I saw in the documentation the difference between count(*) and count(pk). I had been using count(pk) (where pk is a SERIAL PRIMARY KEY) not knowing about the existence of count(*).

My question is about Postgres' internal optimizations. Is it smart enough to pick up that a SERIAL PRIMARY KEY is going to exist in every row and never be false and just count rows or will it do redundant predicate checks for each row? I agree that this is probably too much of a pointless optimization but I'm just curious.

I took a look at the output of EXPLAIN and EXPLAIN VERBOSE for count(*), count(id) and count(id > 50) to see if EXPLAIN mentioned checking the predicates in its output. It doesn't.

1 Answer 1


I got consistent results in my repeated tests with various versions over the last years:
count(*) is faster than count(pk). It is also shorter and most of the time it better fits what is tested: the existence of a row.


Is Postgres smart enough to pick up that a SERIAL PRIMARY KEY is going to exist in every row and never be false

The only relevant thing is the NOT NULL constraint. A PRIMARY KEY column is NOT NULL automatically. "serial" or "never false" are orthogonal to the question.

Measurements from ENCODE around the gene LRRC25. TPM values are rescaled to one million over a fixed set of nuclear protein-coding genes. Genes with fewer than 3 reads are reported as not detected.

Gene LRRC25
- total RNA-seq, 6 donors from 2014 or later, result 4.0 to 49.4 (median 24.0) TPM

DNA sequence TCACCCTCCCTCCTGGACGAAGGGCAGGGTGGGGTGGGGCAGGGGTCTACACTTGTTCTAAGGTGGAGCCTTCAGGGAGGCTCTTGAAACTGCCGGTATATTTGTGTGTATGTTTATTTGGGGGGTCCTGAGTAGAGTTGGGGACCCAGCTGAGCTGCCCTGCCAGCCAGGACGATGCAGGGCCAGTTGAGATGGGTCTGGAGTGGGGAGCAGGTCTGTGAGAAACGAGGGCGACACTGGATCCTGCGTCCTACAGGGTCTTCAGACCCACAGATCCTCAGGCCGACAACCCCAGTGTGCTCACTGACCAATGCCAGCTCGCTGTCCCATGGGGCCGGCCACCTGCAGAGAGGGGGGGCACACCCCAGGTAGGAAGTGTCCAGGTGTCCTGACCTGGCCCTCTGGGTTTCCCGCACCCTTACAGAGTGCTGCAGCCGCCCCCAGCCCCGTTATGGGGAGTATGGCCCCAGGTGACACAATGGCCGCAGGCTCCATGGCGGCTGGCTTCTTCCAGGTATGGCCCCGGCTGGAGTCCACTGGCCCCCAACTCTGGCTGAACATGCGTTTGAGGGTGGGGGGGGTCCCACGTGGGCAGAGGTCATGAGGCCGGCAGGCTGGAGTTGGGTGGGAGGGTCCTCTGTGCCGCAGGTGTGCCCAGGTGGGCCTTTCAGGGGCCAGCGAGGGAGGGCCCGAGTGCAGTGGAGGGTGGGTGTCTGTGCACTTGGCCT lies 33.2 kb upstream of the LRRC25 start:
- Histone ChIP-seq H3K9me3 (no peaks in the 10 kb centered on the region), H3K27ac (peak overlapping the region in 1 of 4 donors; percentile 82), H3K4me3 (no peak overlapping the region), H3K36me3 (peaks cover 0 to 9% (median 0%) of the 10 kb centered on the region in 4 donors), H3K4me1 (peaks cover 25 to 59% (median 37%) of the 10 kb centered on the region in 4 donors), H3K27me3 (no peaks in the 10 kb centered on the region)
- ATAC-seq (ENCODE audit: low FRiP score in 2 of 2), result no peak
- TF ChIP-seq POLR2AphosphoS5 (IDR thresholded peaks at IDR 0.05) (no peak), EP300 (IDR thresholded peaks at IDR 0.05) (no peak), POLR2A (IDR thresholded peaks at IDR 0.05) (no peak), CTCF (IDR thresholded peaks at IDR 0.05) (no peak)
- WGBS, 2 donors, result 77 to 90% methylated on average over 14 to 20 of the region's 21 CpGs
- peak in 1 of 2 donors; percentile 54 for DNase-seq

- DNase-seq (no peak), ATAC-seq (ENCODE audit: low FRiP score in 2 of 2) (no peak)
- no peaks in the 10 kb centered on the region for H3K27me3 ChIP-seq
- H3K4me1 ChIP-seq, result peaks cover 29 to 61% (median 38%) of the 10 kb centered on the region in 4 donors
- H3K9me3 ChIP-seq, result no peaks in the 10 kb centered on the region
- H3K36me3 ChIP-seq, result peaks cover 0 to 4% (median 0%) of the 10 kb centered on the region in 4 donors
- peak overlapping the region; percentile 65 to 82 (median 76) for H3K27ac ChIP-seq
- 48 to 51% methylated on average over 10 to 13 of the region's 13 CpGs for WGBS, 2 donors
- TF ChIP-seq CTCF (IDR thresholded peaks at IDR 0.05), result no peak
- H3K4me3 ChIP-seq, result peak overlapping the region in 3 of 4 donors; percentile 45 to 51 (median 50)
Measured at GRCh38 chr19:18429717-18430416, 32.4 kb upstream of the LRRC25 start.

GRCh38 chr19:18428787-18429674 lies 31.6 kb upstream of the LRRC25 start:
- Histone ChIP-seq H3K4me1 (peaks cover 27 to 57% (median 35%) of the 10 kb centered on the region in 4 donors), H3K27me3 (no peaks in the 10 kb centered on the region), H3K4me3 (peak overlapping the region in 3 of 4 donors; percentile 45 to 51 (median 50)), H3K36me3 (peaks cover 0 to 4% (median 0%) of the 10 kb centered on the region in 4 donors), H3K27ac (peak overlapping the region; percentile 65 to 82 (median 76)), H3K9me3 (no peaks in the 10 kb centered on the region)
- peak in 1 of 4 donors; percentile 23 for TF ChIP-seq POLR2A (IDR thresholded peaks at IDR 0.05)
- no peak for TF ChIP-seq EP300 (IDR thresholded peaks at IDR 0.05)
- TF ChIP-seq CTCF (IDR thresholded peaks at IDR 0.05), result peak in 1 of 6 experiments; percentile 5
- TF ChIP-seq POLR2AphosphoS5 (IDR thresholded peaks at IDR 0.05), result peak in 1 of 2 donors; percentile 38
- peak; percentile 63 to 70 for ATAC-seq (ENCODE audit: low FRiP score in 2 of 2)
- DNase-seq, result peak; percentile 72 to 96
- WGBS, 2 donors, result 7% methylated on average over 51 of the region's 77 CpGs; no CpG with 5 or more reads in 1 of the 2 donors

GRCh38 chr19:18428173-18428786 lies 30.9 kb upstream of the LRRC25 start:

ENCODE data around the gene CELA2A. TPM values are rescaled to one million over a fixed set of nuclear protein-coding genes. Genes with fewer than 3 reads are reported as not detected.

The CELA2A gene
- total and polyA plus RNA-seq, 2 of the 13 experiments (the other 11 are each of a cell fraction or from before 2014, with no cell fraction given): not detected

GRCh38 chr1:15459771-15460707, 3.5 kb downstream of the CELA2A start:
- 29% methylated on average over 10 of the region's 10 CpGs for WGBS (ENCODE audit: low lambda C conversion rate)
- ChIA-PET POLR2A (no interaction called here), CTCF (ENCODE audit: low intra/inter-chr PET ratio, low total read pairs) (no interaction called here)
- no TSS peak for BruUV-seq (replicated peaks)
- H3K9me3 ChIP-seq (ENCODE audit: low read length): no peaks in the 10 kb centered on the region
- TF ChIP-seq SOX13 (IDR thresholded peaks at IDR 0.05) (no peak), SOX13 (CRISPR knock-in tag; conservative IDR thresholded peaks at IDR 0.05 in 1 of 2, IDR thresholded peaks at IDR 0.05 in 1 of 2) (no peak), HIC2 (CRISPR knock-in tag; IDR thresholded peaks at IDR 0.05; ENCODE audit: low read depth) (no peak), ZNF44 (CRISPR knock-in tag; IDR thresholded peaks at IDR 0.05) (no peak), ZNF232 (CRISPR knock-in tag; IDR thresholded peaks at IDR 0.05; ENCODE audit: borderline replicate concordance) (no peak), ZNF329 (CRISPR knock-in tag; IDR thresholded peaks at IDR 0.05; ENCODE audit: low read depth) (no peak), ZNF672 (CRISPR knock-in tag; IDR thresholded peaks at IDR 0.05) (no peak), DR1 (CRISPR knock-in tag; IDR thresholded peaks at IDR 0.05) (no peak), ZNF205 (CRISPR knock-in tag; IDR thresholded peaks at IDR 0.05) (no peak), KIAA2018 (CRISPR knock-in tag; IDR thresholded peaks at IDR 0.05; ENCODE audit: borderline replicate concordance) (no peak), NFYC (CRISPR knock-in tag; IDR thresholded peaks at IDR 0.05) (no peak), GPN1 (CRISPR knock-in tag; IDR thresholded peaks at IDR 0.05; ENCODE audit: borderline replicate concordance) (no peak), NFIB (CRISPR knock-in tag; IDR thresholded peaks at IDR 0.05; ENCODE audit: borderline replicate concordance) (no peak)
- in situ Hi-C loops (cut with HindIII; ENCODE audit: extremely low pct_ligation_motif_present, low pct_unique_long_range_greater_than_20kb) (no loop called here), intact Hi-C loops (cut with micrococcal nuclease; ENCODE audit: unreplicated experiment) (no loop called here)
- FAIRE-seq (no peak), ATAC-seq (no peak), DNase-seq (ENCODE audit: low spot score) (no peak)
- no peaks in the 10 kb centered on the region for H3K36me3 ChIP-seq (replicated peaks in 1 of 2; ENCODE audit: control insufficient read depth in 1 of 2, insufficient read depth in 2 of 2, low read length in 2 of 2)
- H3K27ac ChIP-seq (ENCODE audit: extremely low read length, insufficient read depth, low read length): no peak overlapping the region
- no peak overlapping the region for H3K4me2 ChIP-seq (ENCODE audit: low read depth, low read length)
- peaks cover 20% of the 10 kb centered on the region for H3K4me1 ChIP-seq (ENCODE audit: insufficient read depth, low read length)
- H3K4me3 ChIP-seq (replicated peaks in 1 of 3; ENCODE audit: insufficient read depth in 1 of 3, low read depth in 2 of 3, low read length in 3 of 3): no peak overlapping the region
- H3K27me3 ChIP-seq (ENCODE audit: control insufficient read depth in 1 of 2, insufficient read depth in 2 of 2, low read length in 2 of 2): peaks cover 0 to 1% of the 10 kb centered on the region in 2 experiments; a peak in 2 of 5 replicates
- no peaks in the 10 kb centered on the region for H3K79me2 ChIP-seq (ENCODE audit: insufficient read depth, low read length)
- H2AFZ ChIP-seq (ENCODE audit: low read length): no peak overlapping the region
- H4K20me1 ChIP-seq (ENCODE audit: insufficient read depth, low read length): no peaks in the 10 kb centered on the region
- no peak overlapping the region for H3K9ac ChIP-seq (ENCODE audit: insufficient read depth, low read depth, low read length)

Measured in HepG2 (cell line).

With count(col), if PostgreSQL was trying to be smart and check the system catalog whether a column was NOT NULL and fall back to an equivalent count(*), you'd still have one more look-up on a system table than with count(*).

What's more, any column can contain NULL values after an OUTER JOIN. So the optimization not applicable to certain queries. Probably not worth the complication ...

As for EXPLAIN output, there is a hint:


Aggregate  (cost=4963.38..4963.43 rows=1 width=0) ...


Aggregate  (cost=4963.38..4963.43 rows=1 width=4) ...

Meaning, count(col) is not converted to count(*), even if it's defined NOT NULL.

  • Is this still the case with the new versions? I think it wouldn't really need a lookup for every query - it could be cached. Apr 26, 2018 at 13:01
  • 2
    Btw, with a NOT NULL column, the difference is big if you have a lot of rows. In our case with millions of rows, COUNT(*) is 3 times faster. (Postgres 9.4) Apr 26, 2018 at 13:03

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